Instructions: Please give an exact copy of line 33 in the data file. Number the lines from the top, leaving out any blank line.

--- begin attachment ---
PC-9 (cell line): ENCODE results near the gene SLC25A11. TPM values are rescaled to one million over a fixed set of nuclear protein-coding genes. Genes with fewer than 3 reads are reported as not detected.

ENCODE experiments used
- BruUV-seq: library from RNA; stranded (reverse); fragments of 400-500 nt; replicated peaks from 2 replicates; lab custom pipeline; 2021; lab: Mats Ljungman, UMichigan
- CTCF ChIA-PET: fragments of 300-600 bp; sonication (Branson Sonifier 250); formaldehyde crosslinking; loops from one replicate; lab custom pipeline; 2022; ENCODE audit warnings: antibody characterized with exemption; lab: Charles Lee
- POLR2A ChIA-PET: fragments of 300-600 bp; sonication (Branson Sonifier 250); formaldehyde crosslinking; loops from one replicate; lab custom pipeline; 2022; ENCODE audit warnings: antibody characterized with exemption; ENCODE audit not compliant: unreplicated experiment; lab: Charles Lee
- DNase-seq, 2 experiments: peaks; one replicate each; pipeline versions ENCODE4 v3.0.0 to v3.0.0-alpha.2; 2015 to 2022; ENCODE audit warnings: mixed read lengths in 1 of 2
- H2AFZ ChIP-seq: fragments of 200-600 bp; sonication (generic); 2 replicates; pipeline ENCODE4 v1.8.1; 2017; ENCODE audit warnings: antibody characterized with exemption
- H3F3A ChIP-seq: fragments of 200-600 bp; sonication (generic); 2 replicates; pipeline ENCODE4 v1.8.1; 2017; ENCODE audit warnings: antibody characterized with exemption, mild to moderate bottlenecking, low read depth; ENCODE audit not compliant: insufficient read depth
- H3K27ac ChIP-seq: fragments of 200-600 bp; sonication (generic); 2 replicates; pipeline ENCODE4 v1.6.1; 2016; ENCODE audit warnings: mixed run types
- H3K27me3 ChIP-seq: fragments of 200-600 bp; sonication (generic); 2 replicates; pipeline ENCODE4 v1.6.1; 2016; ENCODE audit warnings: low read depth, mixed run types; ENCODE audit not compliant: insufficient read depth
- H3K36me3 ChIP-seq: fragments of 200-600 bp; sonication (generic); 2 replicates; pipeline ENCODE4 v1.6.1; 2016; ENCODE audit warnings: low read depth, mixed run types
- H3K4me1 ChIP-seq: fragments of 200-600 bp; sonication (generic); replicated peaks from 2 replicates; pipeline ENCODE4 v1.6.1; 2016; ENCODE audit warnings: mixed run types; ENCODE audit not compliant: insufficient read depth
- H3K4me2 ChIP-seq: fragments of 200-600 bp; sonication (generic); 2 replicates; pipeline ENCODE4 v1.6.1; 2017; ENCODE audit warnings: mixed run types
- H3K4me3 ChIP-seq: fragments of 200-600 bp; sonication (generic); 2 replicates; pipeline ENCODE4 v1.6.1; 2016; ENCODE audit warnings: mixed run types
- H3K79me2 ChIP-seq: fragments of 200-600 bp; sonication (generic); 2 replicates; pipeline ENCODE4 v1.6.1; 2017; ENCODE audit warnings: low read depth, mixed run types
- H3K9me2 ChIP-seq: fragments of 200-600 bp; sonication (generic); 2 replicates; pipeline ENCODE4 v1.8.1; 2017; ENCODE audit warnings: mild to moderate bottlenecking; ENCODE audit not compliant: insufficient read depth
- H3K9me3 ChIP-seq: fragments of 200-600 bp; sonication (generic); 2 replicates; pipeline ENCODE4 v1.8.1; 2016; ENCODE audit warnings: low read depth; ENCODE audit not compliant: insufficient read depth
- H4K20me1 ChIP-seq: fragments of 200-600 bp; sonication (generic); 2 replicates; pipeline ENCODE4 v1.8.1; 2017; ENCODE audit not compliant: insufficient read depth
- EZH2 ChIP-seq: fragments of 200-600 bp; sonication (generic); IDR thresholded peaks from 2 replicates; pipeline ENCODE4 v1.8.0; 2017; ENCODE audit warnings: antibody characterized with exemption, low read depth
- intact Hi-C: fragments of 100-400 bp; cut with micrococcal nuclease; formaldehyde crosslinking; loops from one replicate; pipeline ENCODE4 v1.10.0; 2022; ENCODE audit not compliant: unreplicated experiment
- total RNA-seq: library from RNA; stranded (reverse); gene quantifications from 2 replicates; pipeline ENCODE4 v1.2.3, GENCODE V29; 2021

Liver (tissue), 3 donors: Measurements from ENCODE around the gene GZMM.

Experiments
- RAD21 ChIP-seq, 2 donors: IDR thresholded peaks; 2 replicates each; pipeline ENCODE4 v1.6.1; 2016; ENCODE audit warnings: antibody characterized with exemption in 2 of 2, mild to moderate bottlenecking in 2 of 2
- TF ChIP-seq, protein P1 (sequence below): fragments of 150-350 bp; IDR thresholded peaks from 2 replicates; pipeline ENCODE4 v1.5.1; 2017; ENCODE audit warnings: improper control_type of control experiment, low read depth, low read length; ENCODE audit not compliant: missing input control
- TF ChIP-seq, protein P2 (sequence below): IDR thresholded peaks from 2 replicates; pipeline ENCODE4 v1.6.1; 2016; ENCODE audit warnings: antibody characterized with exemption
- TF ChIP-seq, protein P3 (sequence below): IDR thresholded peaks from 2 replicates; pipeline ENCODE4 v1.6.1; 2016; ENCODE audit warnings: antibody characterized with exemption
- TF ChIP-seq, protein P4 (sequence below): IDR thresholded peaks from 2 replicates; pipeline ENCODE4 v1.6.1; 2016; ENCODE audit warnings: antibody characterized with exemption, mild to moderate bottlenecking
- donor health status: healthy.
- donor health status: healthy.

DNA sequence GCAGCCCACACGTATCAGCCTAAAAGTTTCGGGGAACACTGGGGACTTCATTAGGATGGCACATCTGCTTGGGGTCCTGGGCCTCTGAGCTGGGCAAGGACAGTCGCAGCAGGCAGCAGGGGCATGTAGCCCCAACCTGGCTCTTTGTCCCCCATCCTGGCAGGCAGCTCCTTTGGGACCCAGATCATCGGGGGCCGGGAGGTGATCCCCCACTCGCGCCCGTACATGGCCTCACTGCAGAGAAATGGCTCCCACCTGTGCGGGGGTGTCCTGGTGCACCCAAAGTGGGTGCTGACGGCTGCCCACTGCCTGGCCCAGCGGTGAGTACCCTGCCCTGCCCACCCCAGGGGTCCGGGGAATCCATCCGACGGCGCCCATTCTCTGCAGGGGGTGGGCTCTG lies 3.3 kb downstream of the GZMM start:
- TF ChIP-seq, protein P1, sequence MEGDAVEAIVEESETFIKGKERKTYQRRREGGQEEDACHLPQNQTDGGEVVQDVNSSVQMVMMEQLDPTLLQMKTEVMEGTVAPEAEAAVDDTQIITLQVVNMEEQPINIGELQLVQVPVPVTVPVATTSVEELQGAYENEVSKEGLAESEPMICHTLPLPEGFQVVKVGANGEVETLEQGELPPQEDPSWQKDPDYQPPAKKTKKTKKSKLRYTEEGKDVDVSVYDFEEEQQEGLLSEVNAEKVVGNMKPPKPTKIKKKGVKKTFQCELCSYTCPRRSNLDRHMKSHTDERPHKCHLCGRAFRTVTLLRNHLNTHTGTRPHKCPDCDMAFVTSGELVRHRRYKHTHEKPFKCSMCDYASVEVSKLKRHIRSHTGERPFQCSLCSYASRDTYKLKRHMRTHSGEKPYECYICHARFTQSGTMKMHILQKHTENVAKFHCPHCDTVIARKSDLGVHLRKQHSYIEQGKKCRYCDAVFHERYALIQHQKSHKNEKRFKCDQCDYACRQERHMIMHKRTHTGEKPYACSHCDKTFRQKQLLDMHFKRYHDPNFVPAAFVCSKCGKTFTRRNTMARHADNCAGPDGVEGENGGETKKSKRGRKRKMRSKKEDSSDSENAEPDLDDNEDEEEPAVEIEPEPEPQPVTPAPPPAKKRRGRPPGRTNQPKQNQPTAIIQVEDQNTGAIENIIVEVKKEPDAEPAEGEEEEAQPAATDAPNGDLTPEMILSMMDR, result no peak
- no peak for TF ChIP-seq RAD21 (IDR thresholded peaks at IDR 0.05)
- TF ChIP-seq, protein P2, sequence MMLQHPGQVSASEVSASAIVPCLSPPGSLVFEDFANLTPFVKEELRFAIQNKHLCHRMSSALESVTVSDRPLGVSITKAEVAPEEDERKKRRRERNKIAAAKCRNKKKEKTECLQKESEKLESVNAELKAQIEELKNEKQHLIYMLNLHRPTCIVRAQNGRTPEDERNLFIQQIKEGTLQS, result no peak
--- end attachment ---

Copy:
- no peak for TF ChIP-seq RAD21 (IDR thresholded peaks at IDR 0.05)